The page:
Learn in detail about co-payment in health insurance in this article.

Before signing up for the policy, make sure you are aware of all such financial limitations and if possible, buy a policy with no or fewer limits.

  • What Will The Policy Not Cover?

    There will be certain conditions or treatments that will not be covered by a health insurance policy. These are known as exclusions. IRDAI has set certain standard exclusions that health insurance plans will not cover at all. In addition to these, the insurance company may also exclude certain diseases or treatments from the policy.

    So, before you buy a health insurance policy, make sure you are aware of all the things the policy will not cover - to avoid any surprises after the policy is issued or at the time of claim.

  • Can I Have A Comparison Of The Top Plans In The Market?

    Suppose you want to buy a smartwatch - and search for the best smartwatches on the internet. Now, will you buy the very first smartwatch that appears on your screen? No, right? You will check 3 to 4 smartwatches of different brands, examine the features, battery life, available functions, etc. before making the purchase.

    Similarly, when purchasing health insurance, it is important to conduct a thorough comparison of a few top insurance plans currently available in the market. You should compare the benefits, limitations, exclusions, and other provisions of these policies. You should look for a policy that meets your needs and has a premium that is within your budget. Comparing the top plans on the market will help you understand the benefits of different plans and make an informed decision.

  • Which Hospitals Around Me Provide Cashless Facilities Today?

    You purchase a health insurance policy thinking it will cover any future hospitalisation expenses and you won't have to run from pillar to post to arrange the money for the expenses.

    Now, for a claim to be covered as cashless, you must be treated in a hospital that is on the insurance company's network hospital list. So, while buying the policy, check with your insurer to see which hospitals in your area are on their network list and whether they will provide you with a cashless facility.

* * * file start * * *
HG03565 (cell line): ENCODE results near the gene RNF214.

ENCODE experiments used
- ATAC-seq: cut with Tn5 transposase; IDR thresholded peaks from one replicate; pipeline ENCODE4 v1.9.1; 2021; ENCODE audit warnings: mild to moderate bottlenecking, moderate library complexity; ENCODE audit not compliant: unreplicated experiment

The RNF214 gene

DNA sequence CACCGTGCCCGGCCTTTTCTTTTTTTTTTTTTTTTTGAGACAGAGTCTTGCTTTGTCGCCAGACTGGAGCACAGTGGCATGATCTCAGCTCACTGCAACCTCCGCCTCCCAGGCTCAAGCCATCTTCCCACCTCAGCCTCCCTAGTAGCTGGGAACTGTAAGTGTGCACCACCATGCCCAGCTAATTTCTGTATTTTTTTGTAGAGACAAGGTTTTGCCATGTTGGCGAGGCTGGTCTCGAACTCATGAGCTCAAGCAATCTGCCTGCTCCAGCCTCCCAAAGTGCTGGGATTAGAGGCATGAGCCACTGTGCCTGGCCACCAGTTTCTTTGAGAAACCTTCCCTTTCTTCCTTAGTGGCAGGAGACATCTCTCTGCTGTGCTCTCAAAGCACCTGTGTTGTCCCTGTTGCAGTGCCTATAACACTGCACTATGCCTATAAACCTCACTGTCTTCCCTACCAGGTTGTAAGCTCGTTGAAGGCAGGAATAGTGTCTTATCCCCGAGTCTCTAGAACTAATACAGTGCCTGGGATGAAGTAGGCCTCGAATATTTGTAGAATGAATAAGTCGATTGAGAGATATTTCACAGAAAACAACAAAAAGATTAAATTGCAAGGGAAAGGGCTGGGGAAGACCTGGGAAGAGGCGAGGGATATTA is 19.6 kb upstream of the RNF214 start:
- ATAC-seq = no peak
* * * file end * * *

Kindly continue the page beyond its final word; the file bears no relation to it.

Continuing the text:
It is important to check this because you may not be able to apply for a cashless claim if the hospitals in your area are not on the insurer's list of network providers.

  • What Is The Track Record Of The Insurance Company With Respect To Claims?

    Next, it is also important to check the insurance company’s claim track record. Because it will give you an idea of what to expect if you apply for a claim in the future.

    Basically, you should -

  1. Check how many claims the insurance company has settled out of the total claims received in a given year.
  2. Check how many complaints they have received for claims.
  3. Check how soon does a insurance company settle claims. Insurance companies report claims they have settled in 30 days of receipt.

You can get these details from the public disclosure section on the insurer’s website, your financial advisor, or the IRDAI's website.

  • Who Will Be Accountable o Take Care Of My Claims In Your Organisation? Is There A Fixed Relationship Manager?

    Most companies employ call centres for customer service and claims. This may not be the most ideal channel for communication, especially when there is a dispute or something has gone wrong. It is always advisable to buy insurance from a place, where the organization is taking claims seriously, probably even deploying a relationship manager who can help you personally at the time of claims.

  • What Is The Experience Of The Advisor Who Is Suggesting Health Insurance? Does He Have Any Experience Managing Claims?

    The advisor who is recommending the health insurance products to you, must be experienced and have in-depth knowledge of the products.

    So, ask the advisor about his experience - this will allow you to better understand their knowledge of the product they are pitching to you. Next, inquire whether they have any experience handling claims or have handled any claims in the past. If they have, ask them what problems you might encounter during the claims process and what steps you can take to avoid them.

  • Who Will Help In Case Of A Dispute With The Insurance Company?

    Another question you must ask your financial advisor is whether they will help you out in case there is a dispute with the insurance company regarding your policy or a claim not being paid. In case you are buying the policy on your own, you can check the procedure for raising a dispute against the insurance company and the things that you must keep in mind while doing so.

    Generally, any disputes or complaints against the insurance company are handled by the Ombudsman. But, before you approach the Ombudsman, you will have to raise the complaint with your insurer. You can turn to the Ombudsman only if -

  1. The insurer rejects your complaint.

    OR

  2. You are not satisfied with the insurer’s response.

    OR

  3. The insurer fails to respond within 30 days of receiving your complaint.

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So, these are the questions you must ask before you go ahead and purchase a health insurance policy. Keeping the above things in mind will ensure you don’t face any difficulties in your health insurance journey.